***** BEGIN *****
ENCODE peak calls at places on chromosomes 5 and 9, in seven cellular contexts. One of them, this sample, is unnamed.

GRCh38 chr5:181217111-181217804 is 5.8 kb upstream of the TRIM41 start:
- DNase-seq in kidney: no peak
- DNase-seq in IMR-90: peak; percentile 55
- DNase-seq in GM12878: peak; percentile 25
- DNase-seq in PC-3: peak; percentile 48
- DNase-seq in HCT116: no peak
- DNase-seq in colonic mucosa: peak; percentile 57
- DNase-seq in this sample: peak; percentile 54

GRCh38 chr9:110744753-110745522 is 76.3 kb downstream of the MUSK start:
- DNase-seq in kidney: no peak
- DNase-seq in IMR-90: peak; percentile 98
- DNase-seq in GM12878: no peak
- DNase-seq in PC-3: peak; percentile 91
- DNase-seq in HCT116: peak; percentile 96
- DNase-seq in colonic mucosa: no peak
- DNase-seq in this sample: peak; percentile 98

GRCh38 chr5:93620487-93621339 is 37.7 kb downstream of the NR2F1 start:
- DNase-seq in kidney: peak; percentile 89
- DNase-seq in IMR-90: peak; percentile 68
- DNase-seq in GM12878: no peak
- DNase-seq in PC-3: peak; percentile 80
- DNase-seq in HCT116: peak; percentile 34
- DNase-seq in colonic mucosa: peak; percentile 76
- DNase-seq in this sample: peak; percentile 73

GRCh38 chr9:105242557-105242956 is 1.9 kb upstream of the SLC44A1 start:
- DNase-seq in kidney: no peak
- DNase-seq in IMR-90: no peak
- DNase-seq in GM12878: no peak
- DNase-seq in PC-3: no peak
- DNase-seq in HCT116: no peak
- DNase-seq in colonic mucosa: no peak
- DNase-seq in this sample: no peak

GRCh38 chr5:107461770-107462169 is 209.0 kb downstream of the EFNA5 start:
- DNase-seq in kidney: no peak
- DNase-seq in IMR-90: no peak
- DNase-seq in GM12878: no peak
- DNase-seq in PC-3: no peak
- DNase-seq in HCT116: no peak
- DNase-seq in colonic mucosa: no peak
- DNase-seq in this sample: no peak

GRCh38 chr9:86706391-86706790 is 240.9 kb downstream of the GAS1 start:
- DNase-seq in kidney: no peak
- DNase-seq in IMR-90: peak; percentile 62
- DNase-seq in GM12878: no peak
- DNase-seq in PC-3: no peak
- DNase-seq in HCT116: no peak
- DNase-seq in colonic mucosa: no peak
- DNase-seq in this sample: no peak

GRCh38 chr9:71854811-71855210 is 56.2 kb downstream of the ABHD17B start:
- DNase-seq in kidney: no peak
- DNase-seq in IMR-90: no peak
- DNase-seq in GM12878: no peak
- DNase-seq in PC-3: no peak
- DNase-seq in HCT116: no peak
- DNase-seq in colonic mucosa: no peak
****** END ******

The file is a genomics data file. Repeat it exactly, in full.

ENCODE peak calls at places on chromosomes 5 and 9, in seven cellular contexts. One of them, this sample, is unnamed.

GRCh38 chr5:181217111-181217804 is 5.8 kb upstream of the TRIM41 start:
- DNase-seq in kidney: no peak
- DNase-seq in IMR-90: peak; percentile 55
- DNase-seq in GM12878: peak; percentile 25
- DNase-seq in PC-3: peak; percentile 48
- DNase-seq in HCT116: no peak
- DNase-seq in colonic mucosa: peak; percentile 57
- DNase-seq in this sample: peak; percentile 54

GRCh38 chr9:110744753-110745522 is 76.3 kb downstream of the MUSK start:
- DNase-seq in kidney: no peak
- DNase-seq in IMR-90: peak; percentile 98
- DNase-seq in GM12878: no peak
- DNase-seq in PC-3: peak; percentile 91
- DNase-seq in HCT116: peak; percentile 96
- DNase-seq in colonic mucosa: no peak
- DNase-seq in this sample: peak; percentile 98

GRCh38 chr5:93620487-93621339 is 37.7 kb downstream of the NR2F1 start:
- DNase-seq in kidney: peak; percentile 89
- DNase-seq in IMR-90: peak; percentile 68
- DNase-seq in GM12878: no peak
- DNase-seq in PC-3: peak; percentile 80
- DNase-seq in HCT116: peak; percentile 34
- DNase-seq in colonic mucosa: peak; percentile 76
- DNase-seq in this sample: peak; percentile 73

GRCh38 chr9:105242557-105242956 is 1.9 kb upstream of the SLC44A1 start:
- DNase-seq in kidney: no peak
- DNase-seq in IMR-90: no peak
- DNase-seq in GM12878: no peak
- DNase-seq in PC-3: no peak
- DNase-seq in HCT116: no peak
- DNase-seq in colonic mucosa: no peak
- DNase-seq in this sample: no peak

GRCh38 chr5:107461770-107462169 is 209.0 kb downstream of the EFNA5 start:
- DNase-seq in kidney: no peak
- DNase-seq in IMR-90: no peak
- DNase-seq in GM12878: no peak
- DNase-seq in PC-3: no peak
- DNase-seq in HCT116: no peak
- DNase-seq in colonic mucosa: no peak
- DNase-seq in this sample: no peak

GRCh38 chr9:86706391-86706790 is 240.9 kb downstream of the GAS1 start:
- DNase-seq in kidney: no peak
- DNase-seq in IMR-90: peak; percentile 62
- DNase-seq in GM12878: no peak
- DNase-seq in PC-3: no peak
- DNase-seq in HCT116: no peak
- DNase-seq in colonic mucosa: no peak
- DNase-seq in this sample: no peak

GRCh38 chr9:71854811-71855210 is 56.2 kb downstream of the ABHD17B start:
- DNase-seq in kidney: no peak
- DNase-seq in IMR-90: no peak
- DNase-seq in GM12878: no peak
- DNase-seq in PC-3: no peak
- DNase-seq in HCT116: no peak
- DNase-seq in colonic mucosa: no peak